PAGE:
Gaining and maintaining doctors is not a simple task. Increasing the number of doctors we educate at home is good but it is no assurance that we will keep these recent graduates. Many newly trained Canadian doctors are quickly recruited by foreign countries that have more flexible health systems which are much more attractive to doctors than ours with essentially capped salaries and untenable hours of work. Our system hinders us in trying to draw foreign doctors in to Canada as well.

 It only makes sense that we examine comparable countries to our own and that we emulate what has been working with them.

Life Expectancy

 Many other factors come in when it comes to life expectancy. The local health care system has a huge impact on expectancies though.

In the world rankings, Canada is 11th in life expectancy. Not bad. I still like aspiring to the numbers of the 10 nations ahead of us though (all of whom have mixed health care provision systems).

Infant mortality

Infant mortality is a good measure. Certainly we can’t directly compare with third-world nations that are coping with malnutrition, clean water and getting simple vaccinations. In developed nations though, the infant mortality rate can give a good indication of how the pre-natal and birthing care have been. In Canada we rank 23rd. 


Universal care is a value that most Canadians share. Ironically, in our stubborn adherence to our flawed system many desperate Canadians are going to European and Asian nations in order to purchase procedures that they simply can no longer wait for in Canada. The irony is that these people are subsidizing the universal coverage of other nations while we languish with untenable waiting lists in Canada due to a twisted sense of “fairness” and an ingrained fear of “two-tier” care. Our socialized and rationed system is self-defeating in that people of means (or desperation) are still jumping the line and are taking their resources out of the country while they are at it. I wonder how many of these people end up getting treated by Canadian trained doctors in foreign nations? Which nations more truly have universal coverage?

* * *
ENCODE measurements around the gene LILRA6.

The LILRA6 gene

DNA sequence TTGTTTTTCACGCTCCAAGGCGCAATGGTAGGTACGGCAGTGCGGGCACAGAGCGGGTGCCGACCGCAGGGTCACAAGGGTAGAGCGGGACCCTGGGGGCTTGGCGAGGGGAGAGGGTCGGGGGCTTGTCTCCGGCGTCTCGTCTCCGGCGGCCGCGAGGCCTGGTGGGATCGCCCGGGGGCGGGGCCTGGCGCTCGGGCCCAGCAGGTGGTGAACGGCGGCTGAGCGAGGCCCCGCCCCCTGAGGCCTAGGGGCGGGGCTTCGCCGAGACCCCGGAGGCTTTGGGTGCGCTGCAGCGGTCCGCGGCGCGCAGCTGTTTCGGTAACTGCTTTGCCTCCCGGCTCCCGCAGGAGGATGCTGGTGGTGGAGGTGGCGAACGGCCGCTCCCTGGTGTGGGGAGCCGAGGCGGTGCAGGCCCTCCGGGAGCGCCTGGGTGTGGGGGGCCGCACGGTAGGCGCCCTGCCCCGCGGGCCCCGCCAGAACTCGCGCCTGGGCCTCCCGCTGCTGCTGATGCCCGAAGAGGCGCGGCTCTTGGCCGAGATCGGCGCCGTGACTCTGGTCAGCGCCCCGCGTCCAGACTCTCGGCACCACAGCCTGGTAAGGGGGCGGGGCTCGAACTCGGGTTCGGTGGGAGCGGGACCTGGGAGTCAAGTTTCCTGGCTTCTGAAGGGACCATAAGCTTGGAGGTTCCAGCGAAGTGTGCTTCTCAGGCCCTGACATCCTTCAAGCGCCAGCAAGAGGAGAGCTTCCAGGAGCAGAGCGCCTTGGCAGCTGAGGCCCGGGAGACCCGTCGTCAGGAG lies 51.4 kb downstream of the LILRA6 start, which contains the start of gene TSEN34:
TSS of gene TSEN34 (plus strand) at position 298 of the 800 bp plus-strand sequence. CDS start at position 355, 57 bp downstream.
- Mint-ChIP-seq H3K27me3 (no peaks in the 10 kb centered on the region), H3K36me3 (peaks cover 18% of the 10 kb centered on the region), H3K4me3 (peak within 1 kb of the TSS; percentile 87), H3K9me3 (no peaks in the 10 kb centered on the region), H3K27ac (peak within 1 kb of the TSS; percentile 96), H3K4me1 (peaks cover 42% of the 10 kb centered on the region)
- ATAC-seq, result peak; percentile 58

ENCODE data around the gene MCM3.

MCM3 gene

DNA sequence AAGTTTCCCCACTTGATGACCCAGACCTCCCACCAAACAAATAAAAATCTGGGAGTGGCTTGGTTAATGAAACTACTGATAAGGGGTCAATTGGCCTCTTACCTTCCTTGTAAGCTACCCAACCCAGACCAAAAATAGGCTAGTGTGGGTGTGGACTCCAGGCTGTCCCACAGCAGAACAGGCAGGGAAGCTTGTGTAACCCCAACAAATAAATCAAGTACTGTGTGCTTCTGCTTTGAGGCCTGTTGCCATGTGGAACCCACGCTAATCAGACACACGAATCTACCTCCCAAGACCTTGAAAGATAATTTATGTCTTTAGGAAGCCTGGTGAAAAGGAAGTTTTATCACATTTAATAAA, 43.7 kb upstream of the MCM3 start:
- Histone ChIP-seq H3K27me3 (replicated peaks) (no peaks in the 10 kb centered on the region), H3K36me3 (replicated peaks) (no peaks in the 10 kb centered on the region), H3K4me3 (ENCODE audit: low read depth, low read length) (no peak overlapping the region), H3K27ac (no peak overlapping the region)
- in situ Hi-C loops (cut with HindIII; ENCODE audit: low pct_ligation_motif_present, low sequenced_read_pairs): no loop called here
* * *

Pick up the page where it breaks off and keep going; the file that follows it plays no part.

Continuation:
We as Canadians have had it driven into our heads our whole lives that Canada has the best health system on the planet while every measure possible is contrary to that assertion. We have actually built a system of service provision into our national identity which is sort of disturbing when you think of it.

 If we truly want to get the best health care possible for ourselves, we first have to admit that our system is not the best (in fact it isn’t even close to it). We then need to examine the systems that do rate as the best and emulate them.

 In all of the measures I referred to above, some countries consistently ranked near the top. France, Japan, Sweden and Switzerland all surpass us and only Switzerland spends more. One common element of the countries that are surpassing us is that they have set aside the notions of envy and socialism in order to pursue the best outcomes for patients. All of those countries allow a much greater degree of private provision and management than Canada does and that is no small denominator in why those countries enjoy better care than we do at less cost to all. All of those countries have universal coverage as well.

 When we look at the chronic crisis hitting Canada’s health system despite massive increases in expenditures, it becomes clear that change to Canada’s system is inevitable. What we have to ask ourselves is whether we want to proactively pursue that change now or if we will stubbornly hang on to our broken system until it collapses and change comes in a different way.

 I would prefer to pursue the best system myself.